and therefore, are not sophisticated. He relies on two cases from other circuits holding that sophisticated conduct did not extend to fraudulently registering a post office box, United States v. Hance, 501 F.3d 900, 911 (8th Cir. 2007), or to filing false tax returns, United States v. Lewis, 93 F.3d 1075, 1083 (2d Cir. 1996). Offense conduct is sophisticated if it displays "a greater level of planning or concealment" than a typical fraud of that kind. See Robinson, 538 F.3d at 607-08 (finding defendant's use of false contact information for check counterfeiting made the scheme sophisticated); United States v. Fife, 471 F.3d 750, 753-54 (7th Cir. 2006) (holding that the defendants' use of detailed planning and more concealment than typical made the tax fraud sophisticated); Hance, 501 F.3d at 909 ("[T]he government must show that Hance's mail fraud, when viewed as a whole, was notably more intricate than that of the garden-variety mail fraud scheme."). We must decide whether Mr. Wayland's crime involved a greater level of planning or concealment than the typical health care fraud case. Mr. Wayland's conduct was far more intricate than that in a typical health care fraud scheme. According to an agent who investigated the case, a typical fraud of this kind involves inflated claims of hours actually worked by a personal assistant. Here, the personal assistant did not exist. Mr. Wayland submitted false documents so the Department would believe that Dorothy Wayland had a personal assistant. He also fraudulently registered a joint bank account and post office box to facilitate the Government's payments and filed fraudulent tax re-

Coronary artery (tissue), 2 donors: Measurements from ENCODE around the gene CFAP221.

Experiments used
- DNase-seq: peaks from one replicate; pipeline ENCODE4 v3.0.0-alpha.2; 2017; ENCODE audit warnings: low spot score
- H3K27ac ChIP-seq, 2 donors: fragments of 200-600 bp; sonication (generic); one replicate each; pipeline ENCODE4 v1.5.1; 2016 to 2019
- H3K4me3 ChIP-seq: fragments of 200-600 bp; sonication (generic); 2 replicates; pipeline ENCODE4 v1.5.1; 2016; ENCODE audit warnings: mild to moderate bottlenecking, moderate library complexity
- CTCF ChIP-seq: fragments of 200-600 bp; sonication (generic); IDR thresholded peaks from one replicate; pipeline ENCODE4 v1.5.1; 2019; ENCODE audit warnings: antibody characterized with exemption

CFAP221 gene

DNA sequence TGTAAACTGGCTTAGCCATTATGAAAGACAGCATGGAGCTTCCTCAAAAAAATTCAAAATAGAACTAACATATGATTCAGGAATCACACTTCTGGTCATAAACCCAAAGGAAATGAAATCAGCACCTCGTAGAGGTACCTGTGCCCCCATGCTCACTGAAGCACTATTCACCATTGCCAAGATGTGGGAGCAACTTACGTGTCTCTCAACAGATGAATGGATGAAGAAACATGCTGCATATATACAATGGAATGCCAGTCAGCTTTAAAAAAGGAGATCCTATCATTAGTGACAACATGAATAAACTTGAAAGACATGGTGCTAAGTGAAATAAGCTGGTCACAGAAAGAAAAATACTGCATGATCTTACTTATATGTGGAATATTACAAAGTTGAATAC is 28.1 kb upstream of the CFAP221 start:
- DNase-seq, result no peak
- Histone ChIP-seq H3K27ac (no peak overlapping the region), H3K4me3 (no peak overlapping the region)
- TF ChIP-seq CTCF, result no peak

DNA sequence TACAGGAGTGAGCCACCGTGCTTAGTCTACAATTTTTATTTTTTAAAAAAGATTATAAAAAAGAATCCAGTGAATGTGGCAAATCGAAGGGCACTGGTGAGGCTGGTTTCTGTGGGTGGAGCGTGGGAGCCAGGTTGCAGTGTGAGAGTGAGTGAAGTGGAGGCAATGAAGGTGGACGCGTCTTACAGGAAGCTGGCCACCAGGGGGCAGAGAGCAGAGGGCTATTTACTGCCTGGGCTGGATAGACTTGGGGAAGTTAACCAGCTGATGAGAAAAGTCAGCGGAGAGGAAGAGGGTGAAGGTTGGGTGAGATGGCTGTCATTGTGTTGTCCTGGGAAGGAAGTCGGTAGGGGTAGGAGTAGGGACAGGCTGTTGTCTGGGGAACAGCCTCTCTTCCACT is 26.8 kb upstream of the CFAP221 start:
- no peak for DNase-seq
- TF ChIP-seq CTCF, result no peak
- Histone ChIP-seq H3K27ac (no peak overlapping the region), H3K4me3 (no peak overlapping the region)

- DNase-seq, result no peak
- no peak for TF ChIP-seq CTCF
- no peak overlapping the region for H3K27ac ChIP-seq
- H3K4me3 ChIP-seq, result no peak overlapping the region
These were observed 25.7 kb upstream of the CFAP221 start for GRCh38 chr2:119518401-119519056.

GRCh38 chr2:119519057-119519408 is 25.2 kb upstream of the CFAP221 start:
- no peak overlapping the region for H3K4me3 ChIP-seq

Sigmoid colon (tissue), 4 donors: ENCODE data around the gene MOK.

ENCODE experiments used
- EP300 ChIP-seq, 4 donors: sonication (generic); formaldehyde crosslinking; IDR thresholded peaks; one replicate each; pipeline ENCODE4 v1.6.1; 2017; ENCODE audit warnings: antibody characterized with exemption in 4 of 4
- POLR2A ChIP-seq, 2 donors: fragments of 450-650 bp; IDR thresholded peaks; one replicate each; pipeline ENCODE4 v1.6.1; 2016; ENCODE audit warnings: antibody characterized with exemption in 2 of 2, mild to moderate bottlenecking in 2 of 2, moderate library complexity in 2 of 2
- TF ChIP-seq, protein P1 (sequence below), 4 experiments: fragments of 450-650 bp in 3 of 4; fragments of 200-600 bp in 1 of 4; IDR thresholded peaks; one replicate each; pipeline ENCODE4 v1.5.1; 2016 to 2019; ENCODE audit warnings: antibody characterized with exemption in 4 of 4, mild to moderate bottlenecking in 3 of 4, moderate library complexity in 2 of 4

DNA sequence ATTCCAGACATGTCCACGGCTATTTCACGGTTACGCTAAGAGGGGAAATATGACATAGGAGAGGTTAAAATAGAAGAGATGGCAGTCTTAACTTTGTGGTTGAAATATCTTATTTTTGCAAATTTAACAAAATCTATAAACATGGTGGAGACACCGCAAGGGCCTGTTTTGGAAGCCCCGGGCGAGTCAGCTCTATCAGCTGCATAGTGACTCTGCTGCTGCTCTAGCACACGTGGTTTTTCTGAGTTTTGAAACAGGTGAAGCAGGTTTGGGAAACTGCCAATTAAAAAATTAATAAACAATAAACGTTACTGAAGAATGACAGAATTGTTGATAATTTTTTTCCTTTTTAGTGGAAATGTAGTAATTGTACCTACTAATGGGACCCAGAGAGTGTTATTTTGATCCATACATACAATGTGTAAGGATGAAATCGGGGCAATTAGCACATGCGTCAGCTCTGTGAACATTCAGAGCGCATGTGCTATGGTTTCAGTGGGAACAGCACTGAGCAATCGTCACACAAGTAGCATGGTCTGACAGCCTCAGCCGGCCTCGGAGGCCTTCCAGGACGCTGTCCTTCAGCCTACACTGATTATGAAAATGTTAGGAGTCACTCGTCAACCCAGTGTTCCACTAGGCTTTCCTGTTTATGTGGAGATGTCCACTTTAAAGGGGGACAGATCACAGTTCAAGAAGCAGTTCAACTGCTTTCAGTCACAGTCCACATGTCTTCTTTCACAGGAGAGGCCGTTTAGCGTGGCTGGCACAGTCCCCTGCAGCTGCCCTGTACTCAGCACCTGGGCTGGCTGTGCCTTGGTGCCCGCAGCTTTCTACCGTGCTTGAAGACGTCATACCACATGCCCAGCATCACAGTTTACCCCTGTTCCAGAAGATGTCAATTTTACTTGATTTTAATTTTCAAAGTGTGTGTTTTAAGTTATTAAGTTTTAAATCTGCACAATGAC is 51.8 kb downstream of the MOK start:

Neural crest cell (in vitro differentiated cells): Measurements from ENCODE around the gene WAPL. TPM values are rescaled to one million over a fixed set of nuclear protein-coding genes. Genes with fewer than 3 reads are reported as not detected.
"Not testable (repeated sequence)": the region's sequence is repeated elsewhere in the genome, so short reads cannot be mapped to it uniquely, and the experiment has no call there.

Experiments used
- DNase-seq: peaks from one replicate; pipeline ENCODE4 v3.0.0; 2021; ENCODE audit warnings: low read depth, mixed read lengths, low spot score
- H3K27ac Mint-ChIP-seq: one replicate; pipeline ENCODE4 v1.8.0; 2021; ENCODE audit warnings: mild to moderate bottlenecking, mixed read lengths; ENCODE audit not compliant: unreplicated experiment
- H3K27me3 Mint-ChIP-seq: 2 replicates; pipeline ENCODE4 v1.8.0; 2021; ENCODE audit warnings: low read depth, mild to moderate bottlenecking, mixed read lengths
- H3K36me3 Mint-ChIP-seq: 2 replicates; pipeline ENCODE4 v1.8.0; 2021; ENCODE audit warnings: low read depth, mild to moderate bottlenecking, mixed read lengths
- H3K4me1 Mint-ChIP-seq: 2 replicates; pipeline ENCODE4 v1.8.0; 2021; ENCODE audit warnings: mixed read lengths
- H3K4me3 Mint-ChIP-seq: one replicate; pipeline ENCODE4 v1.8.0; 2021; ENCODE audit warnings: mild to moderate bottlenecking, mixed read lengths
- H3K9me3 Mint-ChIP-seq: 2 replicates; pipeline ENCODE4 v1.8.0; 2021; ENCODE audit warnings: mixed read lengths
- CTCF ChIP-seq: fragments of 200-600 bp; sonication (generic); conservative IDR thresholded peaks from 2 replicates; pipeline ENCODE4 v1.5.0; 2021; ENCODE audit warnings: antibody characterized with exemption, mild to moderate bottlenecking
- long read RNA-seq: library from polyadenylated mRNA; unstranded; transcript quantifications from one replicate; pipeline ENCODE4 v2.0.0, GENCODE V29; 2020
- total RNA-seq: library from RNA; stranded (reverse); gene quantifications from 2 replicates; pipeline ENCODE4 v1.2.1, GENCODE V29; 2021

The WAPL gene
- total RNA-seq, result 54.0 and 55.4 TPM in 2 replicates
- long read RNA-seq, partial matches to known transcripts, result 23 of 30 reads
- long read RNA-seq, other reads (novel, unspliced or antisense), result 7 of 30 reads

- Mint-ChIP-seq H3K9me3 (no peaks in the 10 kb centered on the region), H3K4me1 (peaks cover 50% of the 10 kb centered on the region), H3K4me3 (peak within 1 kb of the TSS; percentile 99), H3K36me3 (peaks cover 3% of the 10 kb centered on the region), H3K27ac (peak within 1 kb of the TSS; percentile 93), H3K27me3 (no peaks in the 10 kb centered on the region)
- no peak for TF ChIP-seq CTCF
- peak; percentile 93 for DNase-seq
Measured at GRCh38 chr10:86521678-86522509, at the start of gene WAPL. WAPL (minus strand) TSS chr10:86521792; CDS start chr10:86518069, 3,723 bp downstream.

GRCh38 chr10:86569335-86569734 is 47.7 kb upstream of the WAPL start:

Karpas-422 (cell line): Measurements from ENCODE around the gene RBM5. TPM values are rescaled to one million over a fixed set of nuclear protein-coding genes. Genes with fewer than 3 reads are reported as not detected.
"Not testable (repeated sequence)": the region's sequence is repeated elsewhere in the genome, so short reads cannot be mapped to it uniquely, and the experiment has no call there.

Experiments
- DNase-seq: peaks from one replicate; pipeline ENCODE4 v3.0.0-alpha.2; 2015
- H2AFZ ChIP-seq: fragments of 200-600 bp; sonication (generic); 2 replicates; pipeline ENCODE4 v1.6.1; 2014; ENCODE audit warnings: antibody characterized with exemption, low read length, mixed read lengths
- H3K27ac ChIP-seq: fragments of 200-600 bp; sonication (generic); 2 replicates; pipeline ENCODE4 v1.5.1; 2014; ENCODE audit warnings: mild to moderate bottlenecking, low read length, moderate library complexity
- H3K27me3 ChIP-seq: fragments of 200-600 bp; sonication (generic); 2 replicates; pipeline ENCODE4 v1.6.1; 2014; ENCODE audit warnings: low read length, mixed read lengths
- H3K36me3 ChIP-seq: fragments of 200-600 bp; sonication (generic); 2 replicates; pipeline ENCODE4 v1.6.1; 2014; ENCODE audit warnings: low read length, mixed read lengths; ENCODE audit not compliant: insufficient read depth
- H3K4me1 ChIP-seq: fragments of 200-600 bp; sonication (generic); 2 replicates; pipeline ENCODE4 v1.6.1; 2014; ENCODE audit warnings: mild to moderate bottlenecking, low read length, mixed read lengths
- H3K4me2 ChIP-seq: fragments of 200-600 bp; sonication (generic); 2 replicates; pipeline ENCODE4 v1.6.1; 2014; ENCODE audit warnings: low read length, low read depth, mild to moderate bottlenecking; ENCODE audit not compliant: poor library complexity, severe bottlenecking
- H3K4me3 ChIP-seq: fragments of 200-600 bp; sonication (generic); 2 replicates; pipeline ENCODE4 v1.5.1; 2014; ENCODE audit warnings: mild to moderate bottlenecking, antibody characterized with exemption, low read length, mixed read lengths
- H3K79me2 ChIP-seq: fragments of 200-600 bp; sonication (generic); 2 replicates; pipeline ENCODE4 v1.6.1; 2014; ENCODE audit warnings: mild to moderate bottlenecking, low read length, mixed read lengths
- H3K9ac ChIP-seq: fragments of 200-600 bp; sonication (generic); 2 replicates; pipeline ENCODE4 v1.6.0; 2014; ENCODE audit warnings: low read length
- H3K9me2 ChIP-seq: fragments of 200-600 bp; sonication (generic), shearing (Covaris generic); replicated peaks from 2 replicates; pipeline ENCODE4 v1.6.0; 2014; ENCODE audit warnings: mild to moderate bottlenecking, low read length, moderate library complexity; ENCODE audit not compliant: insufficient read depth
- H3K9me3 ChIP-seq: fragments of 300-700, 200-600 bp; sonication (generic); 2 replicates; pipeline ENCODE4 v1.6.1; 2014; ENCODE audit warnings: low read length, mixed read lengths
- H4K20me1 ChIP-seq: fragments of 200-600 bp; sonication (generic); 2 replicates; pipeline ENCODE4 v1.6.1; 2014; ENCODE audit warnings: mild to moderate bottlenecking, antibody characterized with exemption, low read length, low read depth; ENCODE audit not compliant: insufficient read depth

turns so that the IRS would not alert the Department. This scheme required a greater level of planning or concealment than the typical health care fraud case. It certainly was not clear error for the district court to find that Mr. Wayland's conduct was sophisticated. Mr. Wayland also submits that, because he erred in the design and execution of his fraud, it could not have been sophisticated. He suggests that his admission that he shared an account with Sturm was foolish and that his forgeries must have been amateurish because investigators quickly were able to uncover the fraud. However, a sophisticated scheme need not exhibit intelligence or expertise. See Fife, 471 F.3d at 754. It does not matter that Mr. Wayland might have done a better job perpetrating and concealing the fraud. See United States v. Madoch, 108 F.3d 761, 766 (7th Cir. 1997) (noting that, even though "more elaborate mechanisms" of concealing fraud were possible, the defendant nevertheless used sophisticated means to perpetrate fraud). Nor does it matter that Mr. Wayland's own sloppiness or errors of judgment may have contributed to the unraveling of his scheme. See United States v. Rettenberger, 344 F.3d 702, 709 (7th Cir. 2003). Mr. Wayland's scheme displayed a greater level of planning and concealment than the typical health care fraud and its failings do not suggest that the district court clearly erred. Even if Mr. Wayland's individual actions could be characterized as unsophisticated, we would follow the approach of our sister circuits and affirm Mr. Wayland's sentence on the ground that his overall scheme, which
lasted nine years and involved a series of coordinated fraudulent transactions, was complex and sophisticated. See United States v. Jackson, 346 F.3d 22, 25 (2d Cir. 2003) (holding that even if each step in the appellant's scheme was not elaborate, an enhancement for employing "sophisticated means" was nevertheless appropriate where "the total scheme was sophisticated in the way all the steps were linked together"); United States v. Halloran, 415 F.3d 940, 945 (8th Cir. 2005) (holding that an enhancement was appropriate where certain aspects of the appellant's scheme were not elaborate, but the total scheme was sophisticated); see also Rettenberger, 344 F.3d at 709 (affirming a finding of sophisticated means where the appellant engaged in "[c]areful execution and coordination over an extended period. . . .").
Conclusion For the foregoing reasons, we affirm the sentence imposed by the district court. A FFIRMED